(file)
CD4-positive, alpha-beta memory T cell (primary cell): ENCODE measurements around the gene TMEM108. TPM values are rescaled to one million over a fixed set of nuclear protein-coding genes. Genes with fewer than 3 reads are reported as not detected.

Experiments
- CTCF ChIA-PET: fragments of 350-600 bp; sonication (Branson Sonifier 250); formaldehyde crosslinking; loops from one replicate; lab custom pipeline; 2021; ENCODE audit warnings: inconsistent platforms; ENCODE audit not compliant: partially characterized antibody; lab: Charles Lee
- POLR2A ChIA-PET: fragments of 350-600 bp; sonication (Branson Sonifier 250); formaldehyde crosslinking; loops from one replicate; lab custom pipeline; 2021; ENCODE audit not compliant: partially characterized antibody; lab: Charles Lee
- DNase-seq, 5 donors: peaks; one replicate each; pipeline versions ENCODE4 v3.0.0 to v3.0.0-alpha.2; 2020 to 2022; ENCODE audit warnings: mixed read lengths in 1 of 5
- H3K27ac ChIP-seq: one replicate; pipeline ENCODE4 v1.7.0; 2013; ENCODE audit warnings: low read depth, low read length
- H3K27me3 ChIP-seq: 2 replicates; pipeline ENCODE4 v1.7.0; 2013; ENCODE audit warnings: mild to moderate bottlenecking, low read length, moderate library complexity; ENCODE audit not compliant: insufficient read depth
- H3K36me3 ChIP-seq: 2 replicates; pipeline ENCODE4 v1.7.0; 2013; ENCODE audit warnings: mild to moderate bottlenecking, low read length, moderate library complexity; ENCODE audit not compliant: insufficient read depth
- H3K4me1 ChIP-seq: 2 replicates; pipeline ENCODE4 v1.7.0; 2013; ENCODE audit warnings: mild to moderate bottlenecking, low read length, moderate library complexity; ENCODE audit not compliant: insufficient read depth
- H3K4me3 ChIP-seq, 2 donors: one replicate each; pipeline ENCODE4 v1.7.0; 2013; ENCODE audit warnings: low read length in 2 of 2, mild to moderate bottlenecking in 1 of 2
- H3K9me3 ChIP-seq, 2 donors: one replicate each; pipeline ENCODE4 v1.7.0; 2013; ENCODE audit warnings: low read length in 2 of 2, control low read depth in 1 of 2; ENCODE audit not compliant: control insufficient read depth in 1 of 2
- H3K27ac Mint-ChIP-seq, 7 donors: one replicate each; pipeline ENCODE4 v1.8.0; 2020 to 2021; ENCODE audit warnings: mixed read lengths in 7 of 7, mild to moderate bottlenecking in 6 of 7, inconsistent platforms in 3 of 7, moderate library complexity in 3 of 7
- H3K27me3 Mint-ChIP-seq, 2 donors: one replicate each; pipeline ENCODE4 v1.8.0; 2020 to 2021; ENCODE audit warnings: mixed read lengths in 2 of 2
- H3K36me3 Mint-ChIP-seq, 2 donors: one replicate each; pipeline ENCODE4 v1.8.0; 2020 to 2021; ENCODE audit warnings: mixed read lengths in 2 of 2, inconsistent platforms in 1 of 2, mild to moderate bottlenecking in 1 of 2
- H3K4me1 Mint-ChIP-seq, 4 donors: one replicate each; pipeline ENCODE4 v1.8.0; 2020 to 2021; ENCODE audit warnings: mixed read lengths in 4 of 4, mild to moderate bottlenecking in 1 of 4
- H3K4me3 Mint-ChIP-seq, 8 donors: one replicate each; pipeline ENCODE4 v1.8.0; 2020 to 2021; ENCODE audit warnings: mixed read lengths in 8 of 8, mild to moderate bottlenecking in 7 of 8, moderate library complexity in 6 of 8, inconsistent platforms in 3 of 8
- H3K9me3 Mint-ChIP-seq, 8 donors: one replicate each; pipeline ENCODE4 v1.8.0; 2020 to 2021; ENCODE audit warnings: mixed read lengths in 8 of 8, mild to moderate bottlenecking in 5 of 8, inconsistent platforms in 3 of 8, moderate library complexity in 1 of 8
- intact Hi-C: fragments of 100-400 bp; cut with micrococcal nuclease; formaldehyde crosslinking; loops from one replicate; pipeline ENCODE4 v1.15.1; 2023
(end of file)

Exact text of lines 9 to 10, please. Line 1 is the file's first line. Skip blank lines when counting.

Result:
- H3K4me1 ChIP-seq: 2 replicates; pipeline ENCODE4 v1.7.0; 2013; ENCODE audit warnings: mild to moderate bottlenecking, low read length, moderate library complexity; ENCODE audit not compliant: insufficient read depth
- H3K4me3 ChIP-seq, 2 donors: one replicate each; pipeline ENCODE4 v1.7.0; 2013; ENCODE audit warnings: low read length in 2 of 2, mild to moderate bottlenecking in 1 of 2